The ends 20 and 22 of each of the cables 12 fit into the straight through bores 24 and 26, respectively. The bores 24 and 26 have an increased diameter portion 28 and 30, respectively adjacent to the ends 32 and 34 of the base plate plates 20 and 22 and remote from the ends of the cables 20 and 22, respectively. The end of each cable 20 and 22 may be brazed or welded to the smaller diameter portion of bores 24 and 26 in order to secure the base plates to the respective cables. The edge of the bores 20 and 22 adjacent the ends 32 and 34, respectively may be chamfered in order to avoid rubbing of the cable 12 and hence fraying the small diameter wire of the cables. In installing the tube 38 when in the clamped position, the sleeve 18 which is formed in two halves is placed around the tube 38 and the flexible cable 12 is wrapped around the sleeve 18 between the end flanges 40 and 42. The bolt 44 extends through complementary drilled holes 46 (only one being shown) formed the plates 14 and 16. While any type of bolt or fastener may be used without departing from the scope of this invention, in this instance a commercially available machine bolt 44 having a tool engaging enlarged diameter head 48 a shank 50 and threads 52 formed on the ends thereof is used. The bolt 44 passes through the aligned holes 46 and into the threaded bore 54 formed in the member 56 supporting the clamp 10 and, in turn, tube 38.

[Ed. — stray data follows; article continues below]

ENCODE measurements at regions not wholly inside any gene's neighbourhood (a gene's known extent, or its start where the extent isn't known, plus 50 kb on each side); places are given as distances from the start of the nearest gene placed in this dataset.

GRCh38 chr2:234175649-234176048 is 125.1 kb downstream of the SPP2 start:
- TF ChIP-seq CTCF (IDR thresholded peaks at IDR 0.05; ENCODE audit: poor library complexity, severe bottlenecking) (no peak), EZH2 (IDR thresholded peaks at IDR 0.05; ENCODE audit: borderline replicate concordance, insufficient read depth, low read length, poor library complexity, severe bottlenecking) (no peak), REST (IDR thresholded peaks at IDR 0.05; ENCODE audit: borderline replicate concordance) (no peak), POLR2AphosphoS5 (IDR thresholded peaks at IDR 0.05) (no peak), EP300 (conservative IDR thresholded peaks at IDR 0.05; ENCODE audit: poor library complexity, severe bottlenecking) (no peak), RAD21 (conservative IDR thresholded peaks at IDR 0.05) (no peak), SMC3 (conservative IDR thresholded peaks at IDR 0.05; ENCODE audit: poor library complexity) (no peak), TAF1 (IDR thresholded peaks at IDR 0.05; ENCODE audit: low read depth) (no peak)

The sleeve 18 is formed in two halves 18a and 18b and the circumference of the sleeve 18 is made slightly smaller than the circumference of the tube 38 to define the gap 58 to assure that the cables 12 are tightly fitted and that the vibrations will be dissipated by the individual small wires of the cables 12. The vibrations cause the wires to move within the cable and the friction between moving wires will dissipate the energy of the vibrations generated from an engine and hence, isolate the vibrations from the tube. This structure makes for a damper that is easy to fabricate and install on an engine and is realistically inexpensive in comparison to heretofore known damping devices.
FIG. 4 exemplifies another embodiment of the invention where the clamp/damper is utilized to support tandem tubes. As noted, the cables 12 are similarly secured in the base plates 60 and 62 and extend from the diametrically opposed surfaces on the front edge 64 and back edge 66. Both the base plates 60 and 62 are substantially identical and similar to the FIG. 1 configuration. The major difference is that the top plate 60 is formed into two sections 60a and 60b and are fitted to each other by the tongue and groove fitting 68. This allows the cables 12 to wrap around the respective tubes intended to be supported. The complementary bores 70 (only one being shown) serve to receive the bolt for securing the clamp and tubes as desired.